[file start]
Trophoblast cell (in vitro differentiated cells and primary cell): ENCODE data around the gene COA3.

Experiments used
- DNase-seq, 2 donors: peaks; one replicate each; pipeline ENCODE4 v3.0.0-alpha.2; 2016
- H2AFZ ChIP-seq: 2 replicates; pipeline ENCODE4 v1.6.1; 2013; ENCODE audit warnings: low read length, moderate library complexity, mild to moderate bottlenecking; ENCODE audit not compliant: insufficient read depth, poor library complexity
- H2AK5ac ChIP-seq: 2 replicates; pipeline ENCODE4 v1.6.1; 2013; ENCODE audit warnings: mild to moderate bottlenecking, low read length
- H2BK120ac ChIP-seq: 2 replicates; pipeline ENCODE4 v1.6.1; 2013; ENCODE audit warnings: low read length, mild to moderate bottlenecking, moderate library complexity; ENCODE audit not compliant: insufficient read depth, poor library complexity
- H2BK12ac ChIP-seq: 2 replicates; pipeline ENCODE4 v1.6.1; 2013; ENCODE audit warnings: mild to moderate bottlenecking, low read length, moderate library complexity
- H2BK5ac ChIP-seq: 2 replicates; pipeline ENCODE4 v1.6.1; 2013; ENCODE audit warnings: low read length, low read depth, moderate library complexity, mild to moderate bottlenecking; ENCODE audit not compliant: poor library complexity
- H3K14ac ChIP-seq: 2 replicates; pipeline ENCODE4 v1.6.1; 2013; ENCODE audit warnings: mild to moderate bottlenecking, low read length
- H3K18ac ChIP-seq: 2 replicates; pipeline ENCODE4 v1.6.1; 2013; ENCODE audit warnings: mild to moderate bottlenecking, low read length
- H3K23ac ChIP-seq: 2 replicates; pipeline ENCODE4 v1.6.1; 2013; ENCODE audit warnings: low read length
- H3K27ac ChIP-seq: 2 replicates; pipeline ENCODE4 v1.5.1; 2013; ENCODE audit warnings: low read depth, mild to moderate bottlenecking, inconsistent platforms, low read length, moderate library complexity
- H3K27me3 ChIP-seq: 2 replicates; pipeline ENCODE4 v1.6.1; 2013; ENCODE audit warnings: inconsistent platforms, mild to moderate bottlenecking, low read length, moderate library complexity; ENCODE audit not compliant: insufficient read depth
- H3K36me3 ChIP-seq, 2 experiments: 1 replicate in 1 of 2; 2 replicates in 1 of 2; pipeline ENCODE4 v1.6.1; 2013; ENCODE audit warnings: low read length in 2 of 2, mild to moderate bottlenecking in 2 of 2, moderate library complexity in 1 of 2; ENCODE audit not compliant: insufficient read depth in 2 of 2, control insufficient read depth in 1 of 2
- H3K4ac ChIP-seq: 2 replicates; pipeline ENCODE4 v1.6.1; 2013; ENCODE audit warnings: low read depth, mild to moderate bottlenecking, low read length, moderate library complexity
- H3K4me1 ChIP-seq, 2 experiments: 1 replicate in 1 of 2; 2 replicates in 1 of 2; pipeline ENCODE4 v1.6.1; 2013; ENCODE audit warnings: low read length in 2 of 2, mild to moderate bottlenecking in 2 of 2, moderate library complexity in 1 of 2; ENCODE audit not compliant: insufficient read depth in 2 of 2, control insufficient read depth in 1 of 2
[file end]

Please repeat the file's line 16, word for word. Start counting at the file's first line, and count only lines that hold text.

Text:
- H3K4me1 ChIP-seq, 2 experiments: 1 replicate in 1 of 2; 2 replicates in 1 of 2; pipeline ENCODE4 v1.6.1; 2013; ENCODE audit warnings: low read length in 2 of 2, mild to moderate bottlenecking in 2 of 2, moderate library complexity in 1 of 2; ENCODE audit not compliant: insufficient read depth in 2 of 2, control insufficient read depth in 1 of 2